Saturday Not Sunday
March 20, 2015
Every week, Jody Hirsh, the JCC's Judaic Education Director, provides a Judaic message that is featured at the top of the JCC's weekly email newsletter. Below is the Shabbat message for Friday, March 20, 2015.
Saturday Not Sunday
Throughout history, the Jews have celebrated the Sabbath from Friday night until Saturday night following the Biblical account: “And God blessed the Seventh Day and sanctified it, because on it He rested from all His work which God, creating, had made.” Saturday, the last day of the week, is the Jewish Sabbath. In Christianity, however, the Sabbath is mostly observed on Sunday, the first day of the week. Didn’t Christianity somehow grow out of its parent religion Judaism? Why do we have different Sabbaths?
The early Christians saw themselves as Jews, and likewise observed the Sabbath on Saturdays. It was not until the time of the Emperor Constantine the Great in the Fourth Century that the Christian world moved the observance of the Sabbath to Sunday. While still a pagan and a sun worshipper, the Emperor designated Sunday (the day of the Sun) as the day of rest:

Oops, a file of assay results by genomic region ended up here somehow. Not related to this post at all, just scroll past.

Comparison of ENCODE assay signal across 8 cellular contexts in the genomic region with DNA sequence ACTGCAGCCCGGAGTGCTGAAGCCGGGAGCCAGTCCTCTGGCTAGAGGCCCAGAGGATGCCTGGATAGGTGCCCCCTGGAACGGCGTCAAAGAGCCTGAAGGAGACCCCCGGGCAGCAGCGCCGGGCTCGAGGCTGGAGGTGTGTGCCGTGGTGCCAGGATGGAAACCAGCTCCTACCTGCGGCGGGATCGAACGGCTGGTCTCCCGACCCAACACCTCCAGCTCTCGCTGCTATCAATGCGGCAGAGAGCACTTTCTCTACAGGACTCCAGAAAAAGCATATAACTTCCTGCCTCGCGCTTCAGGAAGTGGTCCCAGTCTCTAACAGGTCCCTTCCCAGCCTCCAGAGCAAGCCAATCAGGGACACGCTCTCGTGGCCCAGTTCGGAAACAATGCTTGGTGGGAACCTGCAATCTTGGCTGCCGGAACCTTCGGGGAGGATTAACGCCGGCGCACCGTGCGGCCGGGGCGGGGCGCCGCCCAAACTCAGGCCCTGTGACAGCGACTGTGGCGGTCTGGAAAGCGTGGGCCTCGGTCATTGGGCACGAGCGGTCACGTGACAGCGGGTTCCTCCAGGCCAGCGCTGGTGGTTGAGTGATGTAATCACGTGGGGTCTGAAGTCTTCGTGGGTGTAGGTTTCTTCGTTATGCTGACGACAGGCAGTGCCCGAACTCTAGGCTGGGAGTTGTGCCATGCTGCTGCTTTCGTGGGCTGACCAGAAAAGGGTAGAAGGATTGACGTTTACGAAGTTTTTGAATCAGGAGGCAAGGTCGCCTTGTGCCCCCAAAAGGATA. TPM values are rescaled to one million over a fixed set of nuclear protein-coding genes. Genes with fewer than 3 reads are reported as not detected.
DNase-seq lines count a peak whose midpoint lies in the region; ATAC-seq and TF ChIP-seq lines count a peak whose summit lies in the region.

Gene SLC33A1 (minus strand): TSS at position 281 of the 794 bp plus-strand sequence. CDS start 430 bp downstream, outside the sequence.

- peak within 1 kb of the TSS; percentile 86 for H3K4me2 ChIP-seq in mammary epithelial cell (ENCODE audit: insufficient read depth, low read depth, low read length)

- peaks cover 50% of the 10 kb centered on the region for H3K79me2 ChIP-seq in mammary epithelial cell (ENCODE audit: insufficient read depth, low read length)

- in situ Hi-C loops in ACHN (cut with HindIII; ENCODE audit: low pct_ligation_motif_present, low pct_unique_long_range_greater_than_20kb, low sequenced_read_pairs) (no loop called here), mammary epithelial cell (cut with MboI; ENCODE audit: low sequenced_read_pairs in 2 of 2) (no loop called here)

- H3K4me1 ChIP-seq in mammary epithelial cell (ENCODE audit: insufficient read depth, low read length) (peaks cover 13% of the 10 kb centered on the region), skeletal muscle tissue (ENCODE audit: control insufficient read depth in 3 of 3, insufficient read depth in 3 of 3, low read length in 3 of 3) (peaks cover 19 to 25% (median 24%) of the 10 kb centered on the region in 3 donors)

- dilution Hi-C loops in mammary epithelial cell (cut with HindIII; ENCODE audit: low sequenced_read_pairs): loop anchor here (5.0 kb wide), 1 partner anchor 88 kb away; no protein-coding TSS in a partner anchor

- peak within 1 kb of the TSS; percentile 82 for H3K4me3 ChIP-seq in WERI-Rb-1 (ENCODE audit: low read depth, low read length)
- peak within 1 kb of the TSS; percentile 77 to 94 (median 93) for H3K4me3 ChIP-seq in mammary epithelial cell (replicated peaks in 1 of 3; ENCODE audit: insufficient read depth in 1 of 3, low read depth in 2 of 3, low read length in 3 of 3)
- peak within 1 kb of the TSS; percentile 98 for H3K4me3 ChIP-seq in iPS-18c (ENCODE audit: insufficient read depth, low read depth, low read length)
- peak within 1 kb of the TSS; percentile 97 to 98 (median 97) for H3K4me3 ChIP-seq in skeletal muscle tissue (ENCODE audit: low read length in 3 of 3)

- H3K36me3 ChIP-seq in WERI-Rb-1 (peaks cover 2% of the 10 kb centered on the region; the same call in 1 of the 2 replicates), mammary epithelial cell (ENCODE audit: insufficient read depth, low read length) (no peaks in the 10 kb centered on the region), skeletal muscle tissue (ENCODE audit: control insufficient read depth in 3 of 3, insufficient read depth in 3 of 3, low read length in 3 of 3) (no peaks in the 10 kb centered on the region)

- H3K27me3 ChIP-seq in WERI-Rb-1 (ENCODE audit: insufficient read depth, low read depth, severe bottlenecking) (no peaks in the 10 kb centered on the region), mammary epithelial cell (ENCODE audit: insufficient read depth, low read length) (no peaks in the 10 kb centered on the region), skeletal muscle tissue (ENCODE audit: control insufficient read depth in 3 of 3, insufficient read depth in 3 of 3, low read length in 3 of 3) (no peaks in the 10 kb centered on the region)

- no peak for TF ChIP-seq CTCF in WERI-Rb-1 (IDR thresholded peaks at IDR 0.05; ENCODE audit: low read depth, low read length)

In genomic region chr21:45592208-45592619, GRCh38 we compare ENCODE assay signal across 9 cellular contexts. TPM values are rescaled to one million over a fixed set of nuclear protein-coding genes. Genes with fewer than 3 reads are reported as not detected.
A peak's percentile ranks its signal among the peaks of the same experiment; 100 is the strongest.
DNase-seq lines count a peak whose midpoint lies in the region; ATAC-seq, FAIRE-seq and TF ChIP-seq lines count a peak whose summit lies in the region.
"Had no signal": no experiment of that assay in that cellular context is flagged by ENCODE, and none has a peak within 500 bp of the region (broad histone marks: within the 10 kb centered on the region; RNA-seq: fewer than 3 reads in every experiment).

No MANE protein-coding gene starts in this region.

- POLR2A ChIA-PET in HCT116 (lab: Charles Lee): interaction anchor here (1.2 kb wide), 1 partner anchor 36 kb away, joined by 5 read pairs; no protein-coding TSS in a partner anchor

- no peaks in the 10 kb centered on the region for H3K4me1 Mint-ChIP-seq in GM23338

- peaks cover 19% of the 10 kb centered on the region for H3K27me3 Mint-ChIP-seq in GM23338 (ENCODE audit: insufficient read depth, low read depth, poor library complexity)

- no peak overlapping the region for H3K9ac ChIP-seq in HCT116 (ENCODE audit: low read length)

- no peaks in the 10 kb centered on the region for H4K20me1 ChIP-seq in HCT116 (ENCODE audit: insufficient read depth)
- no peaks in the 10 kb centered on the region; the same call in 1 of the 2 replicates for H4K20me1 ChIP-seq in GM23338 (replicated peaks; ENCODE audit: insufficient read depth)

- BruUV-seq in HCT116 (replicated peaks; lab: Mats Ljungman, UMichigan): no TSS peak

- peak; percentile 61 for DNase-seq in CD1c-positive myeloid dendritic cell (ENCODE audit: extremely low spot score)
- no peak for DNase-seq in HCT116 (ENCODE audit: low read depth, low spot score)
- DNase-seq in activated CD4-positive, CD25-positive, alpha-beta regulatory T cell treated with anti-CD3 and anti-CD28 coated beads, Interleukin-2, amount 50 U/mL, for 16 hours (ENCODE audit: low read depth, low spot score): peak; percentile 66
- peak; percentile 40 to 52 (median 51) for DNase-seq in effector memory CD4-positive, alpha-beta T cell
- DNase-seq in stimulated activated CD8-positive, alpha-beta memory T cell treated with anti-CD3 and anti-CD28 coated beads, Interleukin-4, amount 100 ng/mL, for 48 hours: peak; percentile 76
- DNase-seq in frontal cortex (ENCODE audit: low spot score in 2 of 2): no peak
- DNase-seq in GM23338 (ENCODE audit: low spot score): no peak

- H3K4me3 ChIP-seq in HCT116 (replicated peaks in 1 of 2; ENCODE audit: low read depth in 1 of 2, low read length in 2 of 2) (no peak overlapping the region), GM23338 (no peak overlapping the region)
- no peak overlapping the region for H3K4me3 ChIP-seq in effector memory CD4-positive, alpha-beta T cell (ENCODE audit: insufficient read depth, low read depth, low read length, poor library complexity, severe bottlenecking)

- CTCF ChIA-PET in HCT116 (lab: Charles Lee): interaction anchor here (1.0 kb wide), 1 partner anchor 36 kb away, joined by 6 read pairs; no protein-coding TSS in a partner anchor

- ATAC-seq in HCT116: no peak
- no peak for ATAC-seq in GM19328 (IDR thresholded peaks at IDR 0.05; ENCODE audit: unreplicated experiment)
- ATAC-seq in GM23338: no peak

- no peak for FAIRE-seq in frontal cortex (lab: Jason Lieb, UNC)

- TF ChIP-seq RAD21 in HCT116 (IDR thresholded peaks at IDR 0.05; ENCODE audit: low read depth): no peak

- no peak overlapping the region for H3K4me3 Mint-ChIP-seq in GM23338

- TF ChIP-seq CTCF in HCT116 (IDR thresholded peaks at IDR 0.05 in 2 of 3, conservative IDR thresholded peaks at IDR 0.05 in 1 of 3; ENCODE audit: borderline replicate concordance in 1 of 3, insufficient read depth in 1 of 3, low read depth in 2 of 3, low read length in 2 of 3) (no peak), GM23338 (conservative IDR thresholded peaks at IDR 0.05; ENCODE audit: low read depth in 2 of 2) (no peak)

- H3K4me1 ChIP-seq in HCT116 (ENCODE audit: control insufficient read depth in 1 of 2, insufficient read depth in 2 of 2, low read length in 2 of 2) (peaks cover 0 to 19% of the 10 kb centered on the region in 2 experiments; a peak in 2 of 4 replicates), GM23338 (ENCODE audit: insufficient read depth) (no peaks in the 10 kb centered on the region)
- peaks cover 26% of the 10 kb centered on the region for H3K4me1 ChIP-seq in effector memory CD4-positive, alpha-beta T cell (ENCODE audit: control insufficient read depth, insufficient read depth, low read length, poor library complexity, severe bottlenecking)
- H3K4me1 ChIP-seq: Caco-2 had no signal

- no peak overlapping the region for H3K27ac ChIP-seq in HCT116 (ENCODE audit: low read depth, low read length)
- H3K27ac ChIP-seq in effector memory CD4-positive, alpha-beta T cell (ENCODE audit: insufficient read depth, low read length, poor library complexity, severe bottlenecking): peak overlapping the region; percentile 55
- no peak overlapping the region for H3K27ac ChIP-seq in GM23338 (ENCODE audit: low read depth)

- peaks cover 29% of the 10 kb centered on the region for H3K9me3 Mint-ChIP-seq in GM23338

On the venerable day of the Sun let the magistrates and people residing in cities rest, and let all workshops be closed. In the country however persons engaged in agriculture may freely and lawfully continue their pursuits because it often happens that another day is not suitable for gain-sowing or vine planting; lest by neglecting the proper moment for such operations the bounty of heaven should be lost.
When Constantine converted to Christianity and made his religion the official religion of the Roman Empire, he kept Sunday as the day of rest. Later on, the Church Council of Laodicea, in 364 made Sunday the official Christian Sabbath, ruling that, “Christians shall not Judaize and be idle on Saturday, but shall work on that day.” The Sabbath, in the Christian world, was changed to Sunday in order to differentiate it from the Jewish Sabbath.